Bond Markets Weaker Following Stroner Economic Data
Treasuries put in their most boring, uneventful overnight session of the week. 10yr yields held a 2bp range all night with no detectable drama and began the domestic session perfectly unchanged, as did MBS.
The first half hour was similarly quiet and is only moderately interesting since the 8:30am data. Both Jobless Claims and Retail Sales came in stronger than expectations, but we're not seeing a runaway sell-off (knock on wood).
- 315k vs 330 forecast, 324k previously
- 2.855 mln continued claims vs 2.90 forecast
- Our take on share of market movement: 5/10. Conventional wisdom would hold that Retail Sales would be the bigger market mover, but Jobless Claims is more interesting than usual due to its nearness to the 'modal' low of the past year at 323k. Obviously it broke below that today and that will be an important line in the sand next week.
- +.3 vs +.2 forecast, -.6 previously (revised lower from -0.4)
- Excluding Autos +0.3 vs +0.2 forecast
- Excluding Autos/Gas/Building Supplies +0.3 vs +0.3 forecast, -0.6 previously (revised lower from -0.3)
- Our take on share of market movement: 3/10. This was essentially an "on target" report for the current month and overall a net-negative report once revisions are considered. About the only harm it does to bond markets is that it solidifies the argument that we're moving past the apex of the weather-related data disruptions. That said, it likely wouldn't create as much weakness as we're seeing without help from Jobless Claims. Maybe none at all.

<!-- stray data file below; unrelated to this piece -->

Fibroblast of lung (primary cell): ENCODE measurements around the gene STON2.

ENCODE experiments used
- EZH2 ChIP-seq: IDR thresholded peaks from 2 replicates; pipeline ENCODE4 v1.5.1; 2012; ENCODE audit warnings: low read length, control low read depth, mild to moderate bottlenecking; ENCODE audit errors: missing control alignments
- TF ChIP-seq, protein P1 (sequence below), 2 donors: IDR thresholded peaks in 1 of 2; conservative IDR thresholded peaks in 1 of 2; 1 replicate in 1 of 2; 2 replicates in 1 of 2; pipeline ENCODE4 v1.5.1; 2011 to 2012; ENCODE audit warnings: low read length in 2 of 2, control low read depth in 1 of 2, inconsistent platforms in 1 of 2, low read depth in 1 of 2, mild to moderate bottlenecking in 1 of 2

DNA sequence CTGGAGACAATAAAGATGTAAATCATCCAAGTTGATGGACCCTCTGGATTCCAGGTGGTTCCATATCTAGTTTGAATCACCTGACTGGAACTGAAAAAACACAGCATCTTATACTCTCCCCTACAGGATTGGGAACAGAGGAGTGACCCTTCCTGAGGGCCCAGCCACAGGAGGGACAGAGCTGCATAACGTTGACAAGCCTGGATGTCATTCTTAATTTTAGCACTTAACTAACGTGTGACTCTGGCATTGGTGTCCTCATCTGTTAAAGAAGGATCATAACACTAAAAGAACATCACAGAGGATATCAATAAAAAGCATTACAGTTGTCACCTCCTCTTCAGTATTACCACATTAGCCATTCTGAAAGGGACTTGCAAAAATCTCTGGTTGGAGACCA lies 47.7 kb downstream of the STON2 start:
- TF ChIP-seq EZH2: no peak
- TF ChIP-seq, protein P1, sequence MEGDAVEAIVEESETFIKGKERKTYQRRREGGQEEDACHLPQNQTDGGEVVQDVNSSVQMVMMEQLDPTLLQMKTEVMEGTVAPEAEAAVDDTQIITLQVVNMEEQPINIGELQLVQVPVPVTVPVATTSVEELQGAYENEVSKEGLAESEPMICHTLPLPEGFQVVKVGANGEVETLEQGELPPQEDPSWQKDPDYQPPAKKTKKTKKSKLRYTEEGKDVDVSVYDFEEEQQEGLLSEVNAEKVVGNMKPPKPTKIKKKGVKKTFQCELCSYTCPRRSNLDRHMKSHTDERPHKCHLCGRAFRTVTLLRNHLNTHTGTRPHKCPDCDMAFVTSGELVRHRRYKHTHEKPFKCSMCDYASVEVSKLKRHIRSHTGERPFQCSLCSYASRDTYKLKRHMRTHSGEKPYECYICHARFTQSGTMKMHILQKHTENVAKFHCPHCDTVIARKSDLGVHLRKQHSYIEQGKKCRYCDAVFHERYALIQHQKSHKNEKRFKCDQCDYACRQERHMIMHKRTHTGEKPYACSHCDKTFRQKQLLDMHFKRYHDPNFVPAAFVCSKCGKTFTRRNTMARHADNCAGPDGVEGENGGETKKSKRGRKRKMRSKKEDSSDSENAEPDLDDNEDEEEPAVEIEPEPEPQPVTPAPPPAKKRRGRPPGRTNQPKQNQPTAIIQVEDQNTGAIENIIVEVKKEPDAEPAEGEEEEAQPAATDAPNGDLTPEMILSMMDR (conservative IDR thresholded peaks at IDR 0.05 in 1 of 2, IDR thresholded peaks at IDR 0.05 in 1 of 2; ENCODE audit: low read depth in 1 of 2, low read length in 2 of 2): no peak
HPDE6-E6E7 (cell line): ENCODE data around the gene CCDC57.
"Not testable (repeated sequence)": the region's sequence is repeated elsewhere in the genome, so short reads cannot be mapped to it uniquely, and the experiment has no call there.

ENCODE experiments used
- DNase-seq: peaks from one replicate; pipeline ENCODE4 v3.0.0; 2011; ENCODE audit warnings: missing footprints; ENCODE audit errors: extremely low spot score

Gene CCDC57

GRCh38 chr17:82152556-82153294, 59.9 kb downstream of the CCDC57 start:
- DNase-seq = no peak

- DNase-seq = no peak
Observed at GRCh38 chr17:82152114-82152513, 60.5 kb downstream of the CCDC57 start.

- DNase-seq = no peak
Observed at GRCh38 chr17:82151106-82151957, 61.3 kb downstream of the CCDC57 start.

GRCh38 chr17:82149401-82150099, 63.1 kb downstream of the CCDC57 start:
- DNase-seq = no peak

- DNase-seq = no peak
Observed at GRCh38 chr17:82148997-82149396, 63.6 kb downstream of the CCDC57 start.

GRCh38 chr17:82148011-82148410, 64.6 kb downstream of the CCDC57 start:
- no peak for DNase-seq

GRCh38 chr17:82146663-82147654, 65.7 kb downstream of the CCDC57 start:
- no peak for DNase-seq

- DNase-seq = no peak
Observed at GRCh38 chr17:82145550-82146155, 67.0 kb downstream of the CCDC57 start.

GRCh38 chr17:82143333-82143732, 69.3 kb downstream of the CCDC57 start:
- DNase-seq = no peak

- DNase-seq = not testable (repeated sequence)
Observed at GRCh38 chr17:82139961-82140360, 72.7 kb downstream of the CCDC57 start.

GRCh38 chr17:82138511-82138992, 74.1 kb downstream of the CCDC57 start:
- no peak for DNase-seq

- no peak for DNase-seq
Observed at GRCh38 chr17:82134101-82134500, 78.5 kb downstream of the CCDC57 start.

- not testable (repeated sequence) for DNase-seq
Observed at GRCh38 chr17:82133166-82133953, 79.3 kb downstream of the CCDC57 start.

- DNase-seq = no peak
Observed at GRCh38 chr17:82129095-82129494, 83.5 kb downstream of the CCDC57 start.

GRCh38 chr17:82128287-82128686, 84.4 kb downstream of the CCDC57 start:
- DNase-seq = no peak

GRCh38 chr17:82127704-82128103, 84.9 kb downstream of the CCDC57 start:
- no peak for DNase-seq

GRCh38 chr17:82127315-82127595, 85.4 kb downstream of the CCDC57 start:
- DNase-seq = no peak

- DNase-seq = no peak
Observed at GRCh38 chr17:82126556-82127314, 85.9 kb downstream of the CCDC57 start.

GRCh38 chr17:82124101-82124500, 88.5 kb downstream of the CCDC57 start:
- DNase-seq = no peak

You might notice 2 missing points from our little "share of market movement" scale above. Those go to the tradeflow considerations mentioned in the Day Ahead. Without those, this data would likely be having a bigger impact (pushing bonds even weaker). As it stands though, MBS are down only 2 ticks and 10yr yields are only 1.5bps higher at 2.74.
As an aside, Import/Export Prices also reported at 8:30am. Both came in much higher than expected because the expectations failed to adequately account for the effects of rising fuel prices. Hindsight's 20/20, but it lessens any inflationary implications in a data set that doesn't really move markets in the first place.